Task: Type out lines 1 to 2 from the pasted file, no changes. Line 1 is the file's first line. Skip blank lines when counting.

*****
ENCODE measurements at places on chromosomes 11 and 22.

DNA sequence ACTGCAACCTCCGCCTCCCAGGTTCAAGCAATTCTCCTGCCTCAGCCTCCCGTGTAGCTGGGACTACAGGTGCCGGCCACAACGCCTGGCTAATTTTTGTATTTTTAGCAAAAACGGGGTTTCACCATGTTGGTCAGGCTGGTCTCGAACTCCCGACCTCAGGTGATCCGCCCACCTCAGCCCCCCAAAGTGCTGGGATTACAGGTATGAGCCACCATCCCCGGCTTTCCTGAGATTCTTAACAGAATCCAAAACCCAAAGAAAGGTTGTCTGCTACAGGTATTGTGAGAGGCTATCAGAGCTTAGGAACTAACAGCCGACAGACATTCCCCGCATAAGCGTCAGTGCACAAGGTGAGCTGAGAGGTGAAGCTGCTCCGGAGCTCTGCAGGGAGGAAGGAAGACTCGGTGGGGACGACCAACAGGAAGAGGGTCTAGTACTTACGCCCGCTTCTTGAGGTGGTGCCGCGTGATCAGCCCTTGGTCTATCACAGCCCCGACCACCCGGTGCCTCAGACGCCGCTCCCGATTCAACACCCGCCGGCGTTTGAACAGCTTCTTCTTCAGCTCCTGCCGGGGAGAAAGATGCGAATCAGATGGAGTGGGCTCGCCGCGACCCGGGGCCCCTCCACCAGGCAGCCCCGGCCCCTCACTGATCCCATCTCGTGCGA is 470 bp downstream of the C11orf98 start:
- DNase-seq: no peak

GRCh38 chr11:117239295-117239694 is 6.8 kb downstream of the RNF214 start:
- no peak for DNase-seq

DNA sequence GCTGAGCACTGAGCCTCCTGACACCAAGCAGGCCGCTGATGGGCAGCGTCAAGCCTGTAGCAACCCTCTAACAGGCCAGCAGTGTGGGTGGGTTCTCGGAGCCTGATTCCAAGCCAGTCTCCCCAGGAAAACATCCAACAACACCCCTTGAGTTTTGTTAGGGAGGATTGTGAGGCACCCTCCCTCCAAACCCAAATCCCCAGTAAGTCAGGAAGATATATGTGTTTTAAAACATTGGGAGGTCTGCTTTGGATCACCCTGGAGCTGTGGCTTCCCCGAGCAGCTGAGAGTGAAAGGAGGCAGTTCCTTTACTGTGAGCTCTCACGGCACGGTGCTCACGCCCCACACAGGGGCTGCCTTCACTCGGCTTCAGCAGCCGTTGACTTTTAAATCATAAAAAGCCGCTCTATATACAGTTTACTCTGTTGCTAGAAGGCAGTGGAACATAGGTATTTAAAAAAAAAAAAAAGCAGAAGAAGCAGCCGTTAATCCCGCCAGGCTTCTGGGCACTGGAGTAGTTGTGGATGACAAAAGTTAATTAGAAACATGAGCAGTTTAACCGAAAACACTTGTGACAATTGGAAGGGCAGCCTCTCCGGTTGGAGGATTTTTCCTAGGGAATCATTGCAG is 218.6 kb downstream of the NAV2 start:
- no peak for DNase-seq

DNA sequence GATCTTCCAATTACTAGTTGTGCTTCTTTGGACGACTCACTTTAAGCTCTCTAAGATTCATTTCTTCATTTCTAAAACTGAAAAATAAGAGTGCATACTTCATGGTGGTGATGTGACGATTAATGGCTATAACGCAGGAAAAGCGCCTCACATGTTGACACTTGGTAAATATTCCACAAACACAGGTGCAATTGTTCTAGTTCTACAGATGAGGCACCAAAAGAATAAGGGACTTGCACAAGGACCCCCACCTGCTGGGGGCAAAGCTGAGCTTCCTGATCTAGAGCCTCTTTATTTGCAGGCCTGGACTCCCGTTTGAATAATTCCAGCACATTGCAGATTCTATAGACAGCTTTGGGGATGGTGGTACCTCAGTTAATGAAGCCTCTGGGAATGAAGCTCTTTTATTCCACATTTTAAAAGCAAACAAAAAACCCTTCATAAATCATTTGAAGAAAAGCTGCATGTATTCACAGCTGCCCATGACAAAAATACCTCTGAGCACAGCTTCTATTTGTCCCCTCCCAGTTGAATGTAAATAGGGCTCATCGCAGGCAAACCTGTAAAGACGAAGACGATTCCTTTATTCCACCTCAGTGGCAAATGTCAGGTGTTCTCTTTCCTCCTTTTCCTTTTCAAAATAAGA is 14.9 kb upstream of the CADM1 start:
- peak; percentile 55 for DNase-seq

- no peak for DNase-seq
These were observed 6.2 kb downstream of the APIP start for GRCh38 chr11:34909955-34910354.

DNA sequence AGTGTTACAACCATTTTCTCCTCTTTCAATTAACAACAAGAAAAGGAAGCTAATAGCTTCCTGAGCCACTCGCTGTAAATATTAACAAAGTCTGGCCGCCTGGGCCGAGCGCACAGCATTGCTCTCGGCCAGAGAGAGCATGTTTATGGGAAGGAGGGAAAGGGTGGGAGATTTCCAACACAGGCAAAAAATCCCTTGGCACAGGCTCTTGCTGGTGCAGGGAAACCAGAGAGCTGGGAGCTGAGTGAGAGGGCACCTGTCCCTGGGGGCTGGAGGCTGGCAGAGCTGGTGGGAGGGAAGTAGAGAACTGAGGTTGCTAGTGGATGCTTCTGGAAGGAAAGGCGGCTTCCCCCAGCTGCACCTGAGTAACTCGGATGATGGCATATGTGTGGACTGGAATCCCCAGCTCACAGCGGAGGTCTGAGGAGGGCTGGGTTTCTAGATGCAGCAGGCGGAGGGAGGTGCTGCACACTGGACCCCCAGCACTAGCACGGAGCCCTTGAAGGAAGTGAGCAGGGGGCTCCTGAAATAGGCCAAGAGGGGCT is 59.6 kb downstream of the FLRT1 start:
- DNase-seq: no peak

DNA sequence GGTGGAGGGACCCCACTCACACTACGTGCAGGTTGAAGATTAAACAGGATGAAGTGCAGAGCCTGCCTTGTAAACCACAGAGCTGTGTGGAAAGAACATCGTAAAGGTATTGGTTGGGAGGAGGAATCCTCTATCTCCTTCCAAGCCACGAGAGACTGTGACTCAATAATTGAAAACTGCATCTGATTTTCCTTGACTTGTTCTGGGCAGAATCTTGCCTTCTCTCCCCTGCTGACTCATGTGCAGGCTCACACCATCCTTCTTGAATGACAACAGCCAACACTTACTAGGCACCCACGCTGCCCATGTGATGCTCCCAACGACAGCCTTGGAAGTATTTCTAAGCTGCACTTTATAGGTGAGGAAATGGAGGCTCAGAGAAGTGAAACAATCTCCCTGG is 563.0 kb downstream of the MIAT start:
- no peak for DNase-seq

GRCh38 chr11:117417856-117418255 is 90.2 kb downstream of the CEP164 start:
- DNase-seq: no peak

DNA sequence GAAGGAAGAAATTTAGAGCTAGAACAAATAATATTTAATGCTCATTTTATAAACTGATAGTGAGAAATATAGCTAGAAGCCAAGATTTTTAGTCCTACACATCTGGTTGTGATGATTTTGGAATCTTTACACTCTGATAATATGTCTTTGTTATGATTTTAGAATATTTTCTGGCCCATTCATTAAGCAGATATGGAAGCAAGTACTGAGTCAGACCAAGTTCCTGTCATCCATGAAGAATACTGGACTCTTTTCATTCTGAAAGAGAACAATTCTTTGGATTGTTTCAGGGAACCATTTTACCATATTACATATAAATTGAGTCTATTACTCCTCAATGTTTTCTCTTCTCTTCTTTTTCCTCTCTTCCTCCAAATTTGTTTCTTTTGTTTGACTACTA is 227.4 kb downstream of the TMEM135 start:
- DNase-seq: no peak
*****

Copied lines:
ENCODE measurements at places on chromosomes 11 and 22.

DNA sequence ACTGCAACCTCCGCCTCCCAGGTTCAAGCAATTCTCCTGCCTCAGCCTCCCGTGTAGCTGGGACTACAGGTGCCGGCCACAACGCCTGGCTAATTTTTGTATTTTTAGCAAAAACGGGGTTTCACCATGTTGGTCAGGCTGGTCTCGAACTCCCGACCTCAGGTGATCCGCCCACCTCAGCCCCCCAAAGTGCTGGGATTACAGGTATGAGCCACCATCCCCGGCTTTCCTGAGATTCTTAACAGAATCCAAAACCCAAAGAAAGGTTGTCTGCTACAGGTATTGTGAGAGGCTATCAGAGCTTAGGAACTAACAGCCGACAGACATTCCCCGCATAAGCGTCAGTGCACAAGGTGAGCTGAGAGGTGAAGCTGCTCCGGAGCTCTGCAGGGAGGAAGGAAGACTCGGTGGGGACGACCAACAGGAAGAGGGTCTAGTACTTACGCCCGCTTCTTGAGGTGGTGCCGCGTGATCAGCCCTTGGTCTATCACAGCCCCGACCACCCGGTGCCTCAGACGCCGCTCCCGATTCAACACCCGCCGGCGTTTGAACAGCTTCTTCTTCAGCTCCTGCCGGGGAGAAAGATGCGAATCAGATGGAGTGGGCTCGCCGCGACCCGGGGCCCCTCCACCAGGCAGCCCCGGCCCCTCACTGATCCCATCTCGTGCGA is 470 bp downstream of the C11orf98 start: